Moreover, chronic stress has been associated with a shift in the balance between immune cells, such as Th1 and Th2 cells. A shift towards Th2 cells occurs with chronic stress. This shift can be problematic, particularly in the context of atopic diseases like eczema, because it can lead to an exaggerated immune response and increased inflammation. Th2 cells produce cytokines like interleukin-4 (IL-4), interleukin-5 (IL-5), and interleukin-13 (IL-13), which contribute to inflammation, itching, and the worsening of eczema symptoms. An abundance of Th2 cells may also worsen existing allergic reactions.


The release of IL-4 by Th2 cells also disrupts skin barrier strength, leading to flares spreading and persisting for longer periods of time. In contrast, Th1 cells can help maintain a balanced immune response and counteract the negative effects of Th2 cells. Th1 cytokines can help regulate the Th2 immune response by suppressing the production of Th2 cytokines, thus reducing the likelihood of an exaggerated immune response and inflammation.

Stress and Skin Barrier Weakness

The skin barrier is an essential component of our body's defense system, providing a physical and chemical barrier against environmental irritants, allergens, and pathogens. Stress can negatively impact the skin barrier's function through several mechanisms:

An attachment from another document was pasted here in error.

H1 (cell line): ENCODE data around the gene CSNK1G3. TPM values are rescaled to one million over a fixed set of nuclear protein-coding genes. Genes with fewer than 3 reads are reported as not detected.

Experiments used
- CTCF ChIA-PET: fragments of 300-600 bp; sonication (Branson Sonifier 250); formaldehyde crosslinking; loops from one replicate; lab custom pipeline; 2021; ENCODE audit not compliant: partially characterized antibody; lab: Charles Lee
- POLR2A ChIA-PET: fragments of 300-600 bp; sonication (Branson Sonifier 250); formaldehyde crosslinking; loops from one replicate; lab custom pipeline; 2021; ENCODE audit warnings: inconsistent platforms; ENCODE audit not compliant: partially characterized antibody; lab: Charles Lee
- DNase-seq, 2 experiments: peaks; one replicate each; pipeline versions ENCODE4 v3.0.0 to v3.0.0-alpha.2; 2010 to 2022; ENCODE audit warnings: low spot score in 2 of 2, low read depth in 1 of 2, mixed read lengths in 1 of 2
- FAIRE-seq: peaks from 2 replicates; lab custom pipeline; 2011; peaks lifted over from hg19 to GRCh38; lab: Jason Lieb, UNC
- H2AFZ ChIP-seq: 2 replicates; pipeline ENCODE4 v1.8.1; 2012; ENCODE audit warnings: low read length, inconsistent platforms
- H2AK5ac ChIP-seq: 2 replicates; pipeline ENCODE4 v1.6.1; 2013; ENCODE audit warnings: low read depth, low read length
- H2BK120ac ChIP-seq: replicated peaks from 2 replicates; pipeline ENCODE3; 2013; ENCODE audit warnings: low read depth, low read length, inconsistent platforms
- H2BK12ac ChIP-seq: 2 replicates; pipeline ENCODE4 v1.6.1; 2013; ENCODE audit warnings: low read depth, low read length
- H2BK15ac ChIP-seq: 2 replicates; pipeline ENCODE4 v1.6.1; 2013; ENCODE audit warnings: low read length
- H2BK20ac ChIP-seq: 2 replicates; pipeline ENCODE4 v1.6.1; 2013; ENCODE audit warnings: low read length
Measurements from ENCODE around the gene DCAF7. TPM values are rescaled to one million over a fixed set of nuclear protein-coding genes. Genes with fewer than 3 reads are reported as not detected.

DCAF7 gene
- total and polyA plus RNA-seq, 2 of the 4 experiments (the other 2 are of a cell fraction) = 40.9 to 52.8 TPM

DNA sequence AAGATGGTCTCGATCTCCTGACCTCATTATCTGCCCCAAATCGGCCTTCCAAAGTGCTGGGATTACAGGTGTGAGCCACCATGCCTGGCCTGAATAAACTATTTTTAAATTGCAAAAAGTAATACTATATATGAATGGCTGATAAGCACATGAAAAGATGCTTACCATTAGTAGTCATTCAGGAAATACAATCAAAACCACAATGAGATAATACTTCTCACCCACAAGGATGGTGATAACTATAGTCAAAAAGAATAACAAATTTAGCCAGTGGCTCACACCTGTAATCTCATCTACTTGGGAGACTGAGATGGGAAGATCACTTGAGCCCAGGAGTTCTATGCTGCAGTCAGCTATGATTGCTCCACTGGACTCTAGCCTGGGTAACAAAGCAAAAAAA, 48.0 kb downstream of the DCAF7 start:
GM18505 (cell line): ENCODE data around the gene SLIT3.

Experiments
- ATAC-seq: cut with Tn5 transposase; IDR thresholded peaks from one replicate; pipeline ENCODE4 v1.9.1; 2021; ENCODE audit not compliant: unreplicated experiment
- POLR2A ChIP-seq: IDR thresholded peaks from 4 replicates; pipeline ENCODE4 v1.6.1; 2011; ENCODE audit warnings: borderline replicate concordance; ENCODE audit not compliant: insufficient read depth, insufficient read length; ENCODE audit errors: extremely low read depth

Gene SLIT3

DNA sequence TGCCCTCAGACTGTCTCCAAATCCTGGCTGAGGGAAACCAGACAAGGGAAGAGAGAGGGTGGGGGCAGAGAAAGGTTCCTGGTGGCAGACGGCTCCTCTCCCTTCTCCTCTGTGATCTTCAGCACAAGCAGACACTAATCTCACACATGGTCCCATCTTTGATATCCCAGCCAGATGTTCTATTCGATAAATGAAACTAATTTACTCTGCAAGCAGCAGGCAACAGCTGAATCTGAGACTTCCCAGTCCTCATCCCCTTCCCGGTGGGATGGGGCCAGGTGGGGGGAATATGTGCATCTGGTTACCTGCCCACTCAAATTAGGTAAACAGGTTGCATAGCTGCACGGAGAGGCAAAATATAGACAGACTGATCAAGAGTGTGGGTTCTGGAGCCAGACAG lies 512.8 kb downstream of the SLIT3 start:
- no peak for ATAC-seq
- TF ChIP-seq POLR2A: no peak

• Elevated cortisol levels can impair the creation of skin barrier proteins, leading to new triggers passing through the skin barrier.

  • Elevated cortisol levels also disrupt the production of lipids, resulting in reduced skin hydration. This, in turn, can cause scratching, cracking, and further disruption of skin barrier repair.

  • Th2 cells can disrupt the existing skin barrier proteins and lipids.

A compromised skin barrier allows moisture to escape and irritants to penetrate more easily, exacerbating eczema symptoms.

How to Identify If Stress is Triggering Your Eczema

Stress management techniques, such as relaxation methods and exercise, may be more effective for stress-related eczema than for eczema triggered by other factors. Identifying if your eczema has a major stress component can allow you to avoid or shorten flares by using the proper stress reduction techniques as a first-line treatment.

Similarities and Differences Between Stress Triggers and Other Triggers or Symptoms

Stress triggers can share some similarities with other eczema triggers, but they also have some unique characteristics:




  • Stress triggers can be more challenging to identify and address, as they often involve complex psychological and emotional factors.